When it comes to student satisfaction, Brock is in the top four Canadian comprehensive universities, according to the latest annual Maclean’s University Rankings.
And for mental health supports that help students cope with stress, Brock again this year was No. 1 among Canada’s comprehensive universities.
In the survey, students were queried on different aspects of their institutions. In the comprehensive category, Brock ranked fourth nationally for academic advising staff and for residence life; fifth for administrative staff, for student life staff and for extracurricular activities; and sixth for course instructors and for experiential learning.
Maclean’s bases its rankings on data collected from universities, as well as from more than 18,000 students across the nation who complete online surveys.
Brock President Gervan Fearon said the ranking is a powerful statement by students at a time when the University is experiencing record growth, rising academic admission averages and a surge in applicants who list Brock as their first-choice university.
“At Brock, our students are getting excellent academic programs in an environment that focuses on their success and well-being,” said Fearon.
“We are pleased to see students telling us that we’re getting it right by putting the student experience first, and by paying strong attention to student mental health. As we make strides to expand areas of research and advance our national reputation, we intend to continue our efforts in ensuring that our students celebrate Brock as one of the top student-centred universities in Canada.”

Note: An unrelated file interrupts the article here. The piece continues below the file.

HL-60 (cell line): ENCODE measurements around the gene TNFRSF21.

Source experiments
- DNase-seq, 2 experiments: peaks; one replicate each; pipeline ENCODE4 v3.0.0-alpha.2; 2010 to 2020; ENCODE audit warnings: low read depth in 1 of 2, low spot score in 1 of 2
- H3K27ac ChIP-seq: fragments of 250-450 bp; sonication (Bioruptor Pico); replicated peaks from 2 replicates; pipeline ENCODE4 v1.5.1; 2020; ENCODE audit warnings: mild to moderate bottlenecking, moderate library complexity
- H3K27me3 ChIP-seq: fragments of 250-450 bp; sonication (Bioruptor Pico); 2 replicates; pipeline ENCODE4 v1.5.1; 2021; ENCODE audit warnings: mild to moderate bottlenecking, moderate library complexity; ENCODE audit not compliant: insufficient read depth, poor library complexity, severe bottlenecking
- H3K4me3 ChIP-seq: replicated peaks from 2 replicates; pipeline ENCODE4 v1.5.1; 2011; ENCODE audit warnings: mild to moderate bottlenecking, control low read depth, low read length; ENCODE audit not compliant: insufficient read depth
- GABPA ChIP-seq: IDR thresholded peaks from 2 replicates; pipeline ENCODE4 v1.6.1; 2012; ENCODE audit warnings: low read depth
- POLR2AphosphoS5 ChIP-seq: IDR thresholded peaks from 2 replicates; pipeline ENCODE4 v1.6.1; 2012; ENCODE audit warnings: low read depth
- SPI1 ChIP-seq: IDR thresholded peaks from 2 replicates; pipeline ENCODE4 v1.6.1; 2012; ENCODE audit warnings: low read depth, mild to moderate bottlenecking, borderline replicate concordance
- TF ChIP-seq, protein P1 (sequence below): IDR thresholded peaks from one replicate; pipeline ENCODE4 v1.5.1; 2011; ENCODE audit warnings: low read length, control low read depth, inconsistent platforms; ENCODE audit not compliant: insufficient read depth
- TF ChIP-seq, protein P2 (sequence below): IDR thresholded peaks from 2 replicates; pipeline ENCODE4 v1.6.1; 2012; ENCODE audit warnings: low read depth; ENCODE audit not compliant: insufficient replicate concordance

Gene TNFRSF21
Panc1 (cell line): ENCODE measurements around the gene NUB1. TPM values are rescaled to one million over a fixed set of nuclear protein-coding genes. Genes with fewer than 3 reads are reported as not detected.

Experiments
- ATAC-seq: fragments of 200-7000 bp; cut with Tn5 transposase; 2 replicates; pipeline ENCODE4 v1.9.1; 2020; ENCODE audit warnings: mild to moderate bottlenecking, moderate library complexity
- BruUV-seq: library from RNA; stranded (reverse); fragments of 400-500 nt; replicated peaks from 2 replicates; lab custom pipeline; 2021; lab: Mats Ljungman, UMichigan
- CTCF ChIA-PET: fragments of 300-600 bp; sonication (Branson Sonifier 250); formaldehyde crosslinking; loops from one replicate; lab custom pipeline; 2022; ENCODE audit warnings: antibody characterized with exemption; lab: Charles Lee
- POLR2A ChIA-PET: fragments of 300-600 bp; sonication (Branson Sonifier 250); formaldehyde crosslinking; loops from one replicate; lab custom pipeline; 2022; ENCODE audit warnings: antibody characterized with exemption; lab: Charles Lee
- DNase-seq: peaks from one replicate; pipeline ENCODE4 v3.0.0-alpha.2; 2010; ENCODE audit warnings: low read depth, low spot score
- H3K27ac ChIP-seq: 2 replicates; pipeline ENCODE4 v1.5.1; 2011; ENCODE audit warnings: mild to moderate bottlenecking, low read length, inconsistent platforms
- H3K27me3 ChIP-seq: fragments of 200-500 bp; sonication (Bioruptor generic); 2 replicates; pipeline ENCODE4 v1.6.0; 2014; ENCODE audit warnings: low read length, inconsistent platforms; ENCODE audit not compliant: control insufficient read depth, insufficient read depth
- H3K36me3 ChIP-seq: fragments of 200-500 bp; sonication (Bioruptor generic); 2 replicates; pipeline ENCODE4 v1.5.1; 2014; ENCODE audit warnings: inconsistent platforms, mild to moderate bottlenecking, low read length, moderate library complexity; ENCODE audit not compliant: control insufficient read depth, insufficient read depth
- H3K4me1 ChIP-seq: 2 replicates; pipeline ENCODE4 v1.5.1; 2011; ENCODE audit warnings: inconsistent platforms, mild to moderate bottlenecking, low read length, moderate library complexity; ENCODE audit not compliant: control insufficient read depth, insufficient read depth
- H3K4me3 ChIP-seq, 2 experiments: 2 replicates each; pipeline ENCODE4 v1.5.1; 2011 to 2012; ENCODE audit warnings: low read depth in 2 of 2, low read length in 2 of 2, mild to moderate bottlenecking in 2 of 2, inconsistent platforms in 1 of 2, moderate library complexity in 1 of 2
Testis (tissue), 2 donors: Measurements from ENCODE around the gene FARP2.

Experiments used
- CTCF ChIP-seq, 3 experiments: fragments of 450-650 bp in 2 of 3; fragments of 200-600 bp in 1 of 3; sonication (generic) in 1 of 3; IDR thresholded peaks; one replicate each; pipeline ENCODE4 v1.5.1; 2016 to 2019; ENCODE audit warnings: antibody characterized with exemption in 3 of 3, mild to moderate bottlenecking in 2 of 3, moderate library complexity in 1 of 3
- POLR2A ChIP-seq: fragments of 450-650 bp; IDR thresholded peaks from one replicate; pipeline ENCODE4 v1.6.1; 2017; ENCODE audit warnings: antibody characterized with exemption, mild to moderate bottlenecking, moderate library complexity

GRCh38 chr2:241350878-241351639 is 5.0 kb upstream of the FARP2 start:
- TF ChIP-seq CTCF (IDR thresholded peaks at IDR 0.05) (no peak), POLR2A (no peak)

Anna Lathrop, Vice-Provost for Teaching, Learning and Student Success, said the ranking is a reflection of Brock’s Student Wellness and Accessibility team, who developed and implemented the mental health initiatives.
“We focus on steps that prevent mental health issues for our students,” said Lathrop, “but the most important prevention strategy is demonstrating that we are a caring university community in the first place.”
Lathrop said initiatives include:
- Brock has developed a workshop that explains anxiety and provides students with strategies to manage it, especially around exam time. Some 1,400 students have participated so far, and we also work with instructors to bring this wellness skill-building workshop into the classroom.
- A panel of undergraduate and graduate students advises Student Wellness and Accessibility Centre on everything from hours of operation to what kinds of communication work best with students.
- Brock partners with agencies like Community Addiction Services of Niagara and the CMHA, so that mental health initiatives are supported by a larger system that extends beyond campus. Among other benefits, this means more counselling is available to students, especially during the period leading up to exams which is a particularly stressful time for students.